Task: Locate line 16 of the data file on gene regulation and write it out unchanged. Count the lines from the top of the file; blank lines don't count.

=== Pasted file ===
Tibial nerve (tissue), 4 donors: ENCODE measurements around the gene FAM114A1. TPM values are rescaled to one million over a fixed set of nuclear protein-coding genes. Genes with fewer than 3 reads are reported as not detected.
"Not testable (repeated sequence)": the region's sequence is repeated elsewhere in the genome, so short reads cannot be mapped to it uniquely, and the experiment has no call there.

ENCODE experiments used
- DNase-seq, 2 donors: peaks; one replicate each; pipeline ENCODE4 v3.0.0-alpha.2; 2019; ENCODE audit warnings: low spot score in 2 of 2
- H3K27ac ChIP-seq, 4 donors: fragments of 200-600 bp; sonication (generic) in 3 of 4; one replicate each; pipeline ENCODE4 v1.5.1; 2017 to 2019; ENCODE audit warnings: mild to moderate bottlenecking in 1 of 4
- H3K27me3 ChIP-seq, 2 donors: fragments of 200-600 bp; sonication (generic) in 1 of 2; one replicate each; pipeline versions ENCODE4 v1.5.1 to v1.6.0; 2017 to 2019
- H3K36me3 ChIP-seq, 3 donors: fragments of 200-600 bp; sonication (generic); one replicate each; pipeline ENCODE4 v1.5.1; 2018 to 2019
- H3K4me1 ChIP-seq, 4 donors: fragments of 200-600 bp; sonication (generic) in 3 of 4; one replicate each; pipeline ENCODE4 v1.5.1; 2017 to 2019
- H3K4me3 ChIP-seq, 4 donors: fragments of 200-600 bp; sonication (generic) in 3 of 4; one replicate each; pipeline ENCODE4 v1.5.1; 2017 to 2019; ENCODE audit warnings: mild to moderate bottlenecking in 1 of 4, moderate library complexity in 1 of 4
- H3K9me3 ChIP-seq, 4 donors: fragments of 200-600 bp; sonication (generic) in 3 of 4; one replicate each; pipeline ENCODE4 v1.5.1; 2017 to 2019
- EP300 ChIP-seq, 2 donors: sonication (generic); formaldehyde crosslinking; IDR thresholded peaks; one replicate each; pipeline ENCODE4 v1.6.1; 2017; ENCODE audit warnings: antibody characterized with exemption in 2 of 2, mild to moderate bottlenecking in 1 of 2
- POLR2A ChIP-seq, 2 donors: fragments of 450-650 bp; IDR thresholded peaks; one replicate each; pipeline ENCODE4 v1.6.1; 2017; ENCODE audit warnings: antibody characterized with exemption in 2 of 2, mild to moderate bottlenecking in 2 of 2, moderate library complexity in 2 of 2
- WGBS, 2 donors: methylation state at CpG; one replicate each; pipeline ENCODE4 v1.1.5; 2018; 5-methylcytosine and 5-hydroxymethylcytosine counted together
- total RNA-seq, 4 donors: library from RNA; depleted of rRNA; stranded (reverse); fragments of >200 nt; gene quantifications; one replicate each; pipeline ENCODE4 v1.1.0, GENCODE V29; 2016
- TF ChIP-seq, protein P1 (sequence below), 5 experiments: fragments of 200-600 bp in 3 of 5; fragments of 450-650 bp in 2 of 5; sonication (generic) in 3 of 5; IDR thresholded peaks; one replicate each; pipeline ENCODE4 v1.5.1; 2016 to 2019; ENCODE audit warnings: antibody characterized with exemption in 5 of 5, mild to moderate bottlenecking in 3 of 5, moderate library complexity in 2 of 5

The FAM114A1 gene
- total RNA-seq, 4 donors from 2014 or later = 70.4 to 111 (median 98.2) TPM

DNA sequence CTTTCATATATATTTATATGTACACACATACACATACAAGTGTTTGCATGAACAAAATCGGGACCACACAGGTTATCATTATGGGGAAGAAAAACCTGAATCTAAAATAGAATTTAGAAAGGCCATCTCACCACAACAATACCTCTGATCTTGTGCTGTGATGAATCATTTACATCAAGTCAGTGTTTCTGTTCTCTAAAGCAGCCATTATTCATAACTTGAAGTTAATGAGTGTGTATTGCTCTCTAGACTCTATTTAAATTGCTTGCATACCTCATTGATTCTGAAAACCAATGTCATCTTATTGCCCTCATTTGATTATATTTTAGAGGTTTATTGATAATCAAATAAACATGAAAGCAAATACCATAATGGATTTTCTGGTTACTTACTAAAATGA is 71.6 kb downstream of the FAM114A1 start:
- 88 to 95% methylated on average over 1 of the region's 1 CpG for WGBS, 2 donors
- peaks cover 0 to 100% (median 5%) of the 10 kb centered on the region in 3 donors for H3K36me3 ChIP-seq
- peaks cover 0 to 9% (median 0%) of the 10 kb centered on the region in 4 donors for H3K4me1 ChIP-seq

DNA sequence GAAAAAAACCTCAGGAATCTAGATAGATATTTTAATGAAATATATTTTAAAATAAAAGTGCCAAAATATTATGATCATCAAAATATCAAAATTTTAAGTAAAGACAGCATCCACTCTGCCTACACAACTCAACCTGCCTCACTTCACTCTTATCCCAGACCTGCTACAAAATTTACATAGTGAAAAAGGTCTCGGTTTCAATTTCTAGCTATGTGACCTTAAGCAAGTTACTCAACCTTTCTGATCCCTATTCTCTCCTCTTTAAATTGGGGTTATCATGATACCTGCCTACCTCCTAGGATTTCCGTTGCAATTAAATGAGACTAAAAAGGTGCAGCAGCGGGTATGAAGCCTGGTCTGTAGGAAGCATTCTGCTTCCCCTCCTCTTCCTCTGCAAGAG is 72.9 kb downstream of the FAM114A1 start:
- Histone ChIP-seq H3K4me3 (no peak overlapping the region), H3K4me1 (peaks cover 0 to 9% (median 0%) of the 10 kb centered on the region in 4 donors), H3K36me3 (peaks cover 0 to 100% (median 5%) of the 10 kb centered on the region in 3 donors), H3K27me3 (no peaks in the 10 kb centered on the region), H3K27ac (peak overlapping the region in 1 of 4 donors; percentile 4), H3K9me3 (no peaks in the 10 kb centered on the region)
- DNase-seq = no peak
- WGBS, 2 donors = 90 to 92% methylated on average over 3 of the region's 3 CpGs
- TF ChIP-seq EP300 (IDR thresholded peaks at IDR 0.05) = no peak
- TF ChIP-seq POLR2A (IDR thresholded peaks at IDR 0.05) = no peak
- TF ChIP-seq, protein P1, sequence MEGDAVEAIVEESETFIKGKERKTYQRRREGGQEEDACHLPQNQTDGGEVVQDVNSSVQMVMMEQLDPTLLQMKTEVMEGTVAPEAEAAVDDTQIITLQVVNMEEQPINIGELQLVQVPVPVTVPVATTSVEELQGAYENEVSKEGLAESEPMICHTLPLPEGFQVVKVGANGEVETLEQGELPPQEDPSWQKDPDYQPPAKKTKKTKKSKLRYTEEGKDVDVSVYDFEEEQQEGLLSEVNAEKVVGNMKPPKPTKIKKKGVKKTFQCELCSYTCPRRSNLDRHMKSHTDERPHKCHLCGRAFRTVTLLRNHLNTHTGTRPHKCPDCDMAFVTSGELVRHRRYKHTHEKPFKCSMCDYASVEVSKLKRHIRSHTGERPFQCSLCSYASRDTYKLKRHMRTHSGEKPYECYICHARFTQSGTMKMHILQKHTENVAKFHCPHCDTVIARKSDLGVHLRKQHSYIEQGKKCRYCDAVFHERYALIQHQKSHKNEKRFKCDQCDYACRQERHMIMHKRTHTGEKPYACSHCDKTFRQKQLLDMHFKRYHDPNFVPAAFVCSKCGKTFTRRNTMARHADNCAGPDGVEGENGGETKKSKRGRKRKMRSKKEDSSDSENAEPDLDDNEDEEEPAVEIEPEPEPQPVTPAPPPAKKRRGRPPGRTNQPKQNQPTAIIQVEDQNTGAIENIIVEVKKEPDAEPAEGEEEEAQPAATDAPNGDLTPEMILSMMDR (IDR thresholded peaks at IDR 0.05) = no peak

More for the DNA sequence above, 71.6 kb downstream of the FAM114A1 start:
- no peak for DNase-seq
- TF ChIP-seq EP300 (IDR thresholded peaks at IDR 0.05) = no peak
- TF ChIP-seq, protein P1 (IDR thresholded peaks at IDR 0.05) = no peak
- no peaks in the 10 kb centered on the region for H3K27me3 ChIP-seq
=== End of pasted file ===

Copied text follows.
The FAM114A1 gene